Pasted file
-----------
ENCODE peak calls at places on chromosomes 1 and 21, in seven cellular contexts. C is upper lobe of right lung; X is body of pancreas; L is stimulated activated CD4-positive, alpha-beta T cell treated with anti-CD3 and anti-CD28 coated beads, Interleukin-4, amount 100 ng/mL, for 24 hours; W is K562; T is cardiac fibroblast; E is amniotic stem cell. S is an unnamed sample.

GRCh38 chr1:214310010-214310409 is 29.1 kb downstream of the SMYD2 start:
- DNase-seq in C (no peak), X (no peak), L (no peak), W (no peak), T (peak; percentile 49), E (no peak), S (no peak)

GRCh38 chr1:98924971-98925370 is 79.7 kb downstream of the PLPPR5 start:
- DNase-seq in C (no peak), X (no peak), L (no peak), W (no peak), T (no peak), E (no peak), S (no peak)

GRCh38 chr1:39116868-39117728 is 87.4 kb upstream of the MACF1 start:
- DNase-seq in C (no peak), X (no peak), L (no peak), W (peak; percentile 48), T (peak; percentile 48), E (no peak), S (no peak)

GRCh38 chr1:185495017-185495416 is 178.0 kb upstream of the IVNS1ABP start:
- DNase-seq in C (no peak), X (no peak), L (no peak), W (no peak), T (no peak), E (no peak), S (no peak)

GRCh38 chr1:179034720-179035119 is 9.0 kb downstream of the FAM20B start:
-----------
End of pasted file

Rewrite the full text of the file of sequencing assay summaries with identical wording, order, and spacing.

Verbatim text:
ENCODE peak calls at places on chromosomes 1 and 21, in seven cellular contexts. C is upper lobe of right lung; X is body of pancreas; L is stimulated activated CD4-positive, alpha-beta T cell treated with anti-CD3 and anti-CD28 coated beads, Interleukin-4, amount 100 ng/mL, for 24 hours; W is K562; T is cardiac fibroblast; E is amniotic stem cell. S is an unnamed sample.

GRCh38 chr1:214310010-214310409 is 29.1 kb downstream of the SMYD2 start:
- DNase-seq in C (no peak), X (no peak), L (no peak), W (no peak), T (peak; percentile 49), E (no peak), S (no peak)

GRCh38 chr1:98924971-98925370 is 79.7 kb downstream of the PLPPR5 start:
- DNase-seq in C (no peak), X (no peak), L (no peak), W (no peak), T (no peak), E (no peak), S (no peak)

GRCh38 chr1:39116868-39117728 is 87.4 kb upstream of the MACF1 start:
- DNase-seq in C (no peak), X (no peak), L (no peak), W (peak; percentile 48), T (peak; percentile 48), E (no peak), S (no peak)

GRCh38 chr1:185495017-185495416 is 178.0 kb upstream of the IVNS1ABP start:
- DNase-seq in C (no peak), X (no peak), L (no peak), W (no peak), T (no peak), E (no peak), S (no peak)

GRCh38 chr1:179034720-179035119 is 9.0 kb downstream of the FAM20B start: